But it was all a mirage. Within months, Operation Barkhane, which took over from Serval in July 2014, was bogged down. Jihadists regained ground in Mali and spread throughout the Sahel: local groups, linked to al-Qaeda or the Islamic State, formed and recruited widely, taking advantage of injustice and misery to pose as an alternative to failed states. Over the years, the region has sunk into political and security chaos, with civilians dying in their thousands and military coups multiplying. Powerless, France was increasingly criticized in its “pré-carré“.

The French army, steeped in colonial ideology and bogged down in obsolete “war on terror” schemes, is incapable of properly analyzing the situation. Caught in a vice between French decision-makers who didn’t want to lose face and African leaders who shirked their responsibilities, it multiplied errors and exactions. Civilians are killed. Informers are abandoned to the vengeance of jihadists. Anti-French demonstrations are violently repressed.

Under the guise of fighting “barbarism”, France has reneged on the principles it claims to defend on the international stage. Emmanuel Macron’s announcement of the redeployment of France’s military presence in the Sahel region does nothing to change this: France is pursuing a war in West Africa that does not bear its name, and on which the French have never had a say.

Troubled period

The Sahel and Sahara are currently going through a very troubled period, affected by the civil war in Libya, the conflict in Northern Mali and the revolt of the Boko Haram sect in the Lake Chad basin. These three poles of the “arc of crises” are disturbing at international, national and local levels, where “intercommunity” rivalries are grafted onto Islamist insurgencies and fuel them.

The breakthrough of Algerian jihadist movements in Mali is ominous, as is Algeria’s influence, which has taken precedence over that of Libya, which has been very weakened in the Sahel since the fall of Colonel Gaddafi. As for the policy of France, the main foreign power involved, one must look at it in terms of diplomatic relations, military strategy and the promotion of development to combat Islamism and restore peace.

In spite of these conflicts, there is hope in the resilience of the populations, manifested in their willingness and ability to exchange, to move and to engage in new activities. Observers must consider trans-Saharan trade (official, fraudulent, mafia-style), migration to the Old Continent, which the European Union wants to curb, and gold panning in desert areas, which can be both a “ferment of crises” through the covetousness it arouses (Chad), and a mitigating factor through the income it provides (Niger).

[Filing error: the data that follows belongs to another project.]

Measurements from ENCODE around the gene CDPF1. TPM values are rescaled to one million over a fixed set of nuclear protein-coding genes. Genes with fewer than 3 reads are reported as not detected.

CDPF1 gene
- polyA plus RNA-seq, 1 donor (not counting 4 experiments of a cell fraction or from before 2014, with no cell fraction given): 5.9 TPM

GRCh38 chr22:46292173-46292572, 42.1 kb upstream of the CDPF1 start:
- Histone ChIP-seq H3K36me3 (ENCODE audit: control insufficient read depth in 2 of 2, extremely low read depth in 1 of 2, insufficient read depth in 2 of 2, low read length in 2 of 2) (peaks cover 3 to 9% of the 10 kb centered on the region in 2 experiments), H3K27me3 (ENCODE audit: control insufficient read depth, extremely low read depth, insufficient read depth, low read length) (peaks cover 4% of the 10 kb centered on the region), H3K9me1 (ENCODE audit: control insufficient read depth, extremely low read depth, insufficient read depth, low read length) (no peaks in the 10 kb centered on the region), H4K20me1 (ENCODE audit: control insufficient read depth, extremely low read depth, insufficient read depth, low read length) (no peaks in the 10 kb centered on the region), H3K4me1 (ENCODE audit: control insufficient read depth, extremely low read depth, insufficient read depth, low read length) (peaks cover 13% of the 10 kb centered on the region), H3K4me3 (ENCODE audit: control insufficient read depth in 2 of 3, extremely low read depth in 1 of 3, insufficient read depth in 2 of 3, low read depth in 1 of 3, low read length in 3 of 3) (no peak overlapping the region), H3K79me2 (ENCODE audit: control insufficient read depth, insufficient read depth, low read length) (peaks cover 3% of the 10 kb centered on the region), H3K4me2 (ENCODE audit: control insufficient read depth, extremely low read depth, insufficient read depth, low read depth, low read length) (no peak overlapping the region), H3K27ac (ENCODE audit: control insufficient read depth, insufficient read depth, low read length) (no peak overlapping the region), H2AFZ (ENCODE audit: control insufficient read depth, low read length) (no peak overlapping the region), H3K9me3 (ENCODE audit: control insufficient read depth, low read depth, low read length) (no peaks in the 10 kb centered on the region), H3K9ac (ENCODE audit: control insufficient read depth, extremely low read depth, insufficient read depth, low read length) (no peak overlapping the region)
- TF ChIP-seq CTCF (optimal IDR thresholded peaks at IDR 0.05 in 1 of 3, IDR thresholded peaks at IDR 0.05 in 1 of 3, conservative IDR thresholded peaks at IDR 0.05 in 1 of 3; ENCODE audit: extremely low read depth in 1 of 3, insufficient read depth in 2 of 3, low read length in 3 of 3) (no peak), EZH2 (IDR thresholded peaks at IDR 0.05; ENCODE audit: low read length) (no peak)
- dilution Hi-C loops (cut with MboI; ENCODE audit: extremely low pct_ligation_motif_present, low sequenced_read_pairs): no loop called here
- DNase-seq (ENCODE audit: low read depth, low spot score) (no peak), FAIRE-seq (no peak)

For Xl Iraki, writing in The Standard, Sahel people are losing hope in their institutions and the army is their only final resort for some sort of hope:

‘’After 60 years, the West African States and their institutions have hollowed out. That’s why the coups are taking place. The military is seen as the only institution that can be trusted and make a difference.

The climatic change and population growth have added pressure for a quick solution to countries’ economic problems. The countries going through coups rank highly on the poverty scale. Think of a country that is all like our arid and semi-arid areas. 

Poverty creates political instability. Ever heard of communal violence in Runda, Muthaiga or Karen? The turmoil in West Africa has economic roots. But politics and too much control stifled economic growth. 

There is another catalyst for political turmoil. The new Cold War.’’

And goes on to say:

It is an unintended consequence of the Ukraine war. Russia is using Ukraine to recover and project power that was lost after the old Soviet Union collapsed in 1991. She is using a model beloved by modern capitalists, outsourcing. The Wagner group seems like the private wing of the Russian military, able to reach out where it’s needed and when needed. The newest destination is West Africa, the Sahel. 

A drowning man will clutch to a straw. The hollow nations of West Africa will clutch to any helper, including the Wagner group. They are battling Islamic rebels emboldened by their hollowness. The site of Nigeriens waving the Russian flag on the streets after the coup was not a comedy.

What next?

The fragile legitimacy of governments and institutions, the growing weight of criminal organizations dedicated to illicit trafficking, the insecurity generated by jihadist insurgencies, the social impact of human mobility phenomena, the vulnerability of systems exposed to extreme climatic variability: these are the main factors that make the Sahel – the strip of African territory on the southern edge of the Sahara – a highly critical geopolitical zone. A scenario made even more complex by the presence of numerous external players, driven by vested interests and logics of strategic competition.

Long on the bangs of researchers and politicians’ concerns, the countries of the West African Sahel have recently attracted worldwide attention, mainly as a key battleground in the “war on terror”. The region is a weathervane on the front line of the forces of global change.